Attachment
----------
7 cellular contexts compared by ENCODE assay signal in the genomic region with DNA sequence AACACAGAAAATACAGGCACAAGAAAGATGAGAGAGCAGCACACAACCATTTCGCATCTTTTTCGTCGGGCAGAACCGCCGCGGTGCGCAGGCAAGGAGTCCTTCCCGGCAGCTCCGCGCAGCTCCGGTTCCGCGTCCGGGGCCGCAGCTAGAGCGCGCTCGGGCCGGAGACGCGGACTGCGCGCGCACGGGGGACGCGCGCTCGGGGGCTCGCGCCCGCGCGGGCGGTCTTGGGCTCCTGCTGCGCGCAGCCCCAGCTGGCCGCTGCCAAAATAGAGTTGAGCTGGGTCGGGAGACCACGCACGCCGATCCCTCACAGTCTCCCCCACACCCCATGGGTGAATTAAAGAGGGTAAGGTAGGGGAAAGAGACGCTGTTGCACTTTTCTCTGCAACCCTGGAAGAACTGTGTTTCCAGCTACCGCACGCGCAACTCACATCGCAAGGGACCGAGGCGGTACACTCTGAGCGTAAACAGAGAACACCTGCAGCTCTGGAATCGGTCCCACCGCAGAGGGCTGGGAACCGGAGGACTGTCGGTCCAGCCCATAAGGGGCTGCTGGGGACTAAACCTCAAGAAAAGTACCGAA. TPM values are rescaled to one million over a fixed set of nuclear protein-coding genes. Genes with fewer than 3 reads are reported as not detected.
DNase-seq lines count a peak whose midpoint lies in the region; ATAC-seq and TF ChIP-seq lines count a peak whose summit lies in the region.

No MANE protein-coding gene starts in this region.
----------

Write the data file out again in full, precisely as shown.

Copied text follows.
7 cellular contexts compared by ENCODE assay signal in the genomic region with DNA sequence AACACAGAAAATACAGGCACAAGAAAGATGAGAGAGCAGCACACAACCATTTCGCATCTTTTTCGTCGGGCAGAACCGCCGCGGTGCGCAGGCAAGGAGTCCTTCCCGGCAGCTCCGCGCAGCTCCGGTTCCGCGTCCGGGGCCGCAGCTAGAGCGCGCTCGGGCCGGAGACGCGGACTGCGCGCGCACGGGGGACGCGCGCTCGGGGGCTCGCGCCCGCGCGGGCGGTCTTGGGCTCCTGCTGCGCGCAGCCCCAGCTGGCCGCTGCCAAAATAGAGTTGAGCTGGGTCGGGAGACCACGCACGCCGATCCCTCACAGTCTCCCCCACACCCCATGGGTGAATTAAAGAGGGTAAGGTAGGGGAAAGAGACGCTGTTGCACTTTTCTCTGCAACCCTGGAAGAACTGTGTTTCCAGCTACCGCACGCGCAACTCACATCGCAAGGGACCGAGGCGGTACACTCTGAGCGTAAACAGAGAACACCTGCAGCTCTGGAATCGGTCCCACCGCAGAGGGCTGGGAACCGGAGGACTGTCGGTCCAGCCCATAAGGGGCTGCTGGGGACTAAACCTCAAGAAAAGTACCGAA. TPM values are rescaled to one million over a fixed set of nuclear protein-coding genes. Genes with fewer than 3 reads are reported as not detected.
DNase-seq lines count a peak whose midpoint lies in the region; ATAC-seq and TF ChIP-seq lines count a peak whose summit lies in the region.

No MANE protein-coding gene starts in this region.